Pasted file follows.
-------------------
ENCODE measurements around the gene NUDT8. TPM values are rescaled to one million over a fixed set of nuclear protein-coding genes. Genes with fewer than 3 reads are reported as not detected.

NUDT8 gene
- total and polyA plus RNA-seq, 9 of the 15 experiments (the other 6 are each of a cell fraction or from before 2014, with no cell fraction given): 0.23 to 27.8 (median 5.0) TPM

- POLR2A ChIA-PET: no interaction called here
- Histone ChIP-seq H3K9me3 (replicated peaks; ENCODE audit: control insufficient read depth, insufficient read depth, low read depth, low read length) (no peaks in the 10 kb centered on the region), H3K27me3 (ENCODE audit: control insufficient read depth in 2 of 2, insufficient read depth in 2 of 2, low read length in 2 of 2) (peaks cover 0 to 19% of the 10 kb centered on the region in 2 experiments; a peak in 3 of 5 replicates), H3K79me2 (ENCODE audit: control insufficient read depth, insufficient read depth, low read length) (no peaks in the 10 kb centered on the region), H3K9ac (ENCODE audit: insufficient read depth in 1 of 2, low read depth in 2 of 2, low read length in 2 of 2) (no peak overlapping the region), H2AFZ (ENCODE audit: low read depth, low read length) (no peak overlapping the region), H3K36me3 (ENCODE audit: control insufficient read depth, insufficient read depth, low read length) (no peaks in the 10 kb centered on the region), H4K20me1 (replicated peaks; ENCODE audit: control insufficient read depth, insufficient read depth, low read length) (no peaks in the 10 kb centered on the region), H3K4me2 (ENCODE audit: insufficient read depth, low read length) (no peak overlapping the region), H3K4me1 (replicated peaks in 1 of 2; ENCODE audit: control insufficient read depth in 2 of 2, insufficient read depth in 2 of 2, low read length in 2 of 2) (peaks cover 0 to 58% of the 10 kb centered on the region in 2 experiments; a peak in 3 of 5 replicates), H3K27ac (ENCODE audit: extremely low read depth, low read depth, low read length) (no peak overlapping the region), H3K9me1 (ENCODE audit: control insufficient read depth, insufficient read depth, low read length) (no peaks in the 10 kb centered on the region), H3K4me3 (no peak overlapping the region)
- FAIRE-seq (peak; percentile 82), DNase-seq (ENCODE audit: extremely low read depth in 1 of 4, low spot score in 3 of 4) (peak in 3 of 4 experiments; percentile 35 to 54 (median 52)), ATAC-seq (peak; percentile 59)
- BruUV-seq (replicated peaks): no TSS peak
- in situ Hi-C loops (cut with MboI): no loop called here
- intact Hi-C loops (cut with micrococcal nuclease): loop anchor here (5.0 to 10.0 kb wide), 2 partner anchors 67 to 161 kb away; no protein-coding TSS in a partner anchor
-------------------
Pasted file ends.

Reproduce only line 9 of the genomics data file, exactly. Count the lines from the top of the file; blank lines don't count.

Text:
- intact Hi-C loops (cut with micrococcal nuclease): loop anchor here (5.0 to 10.0 kb wide), 2 partner anchors 67 to 161 kb away; no protein-coding TSS in a partner anchor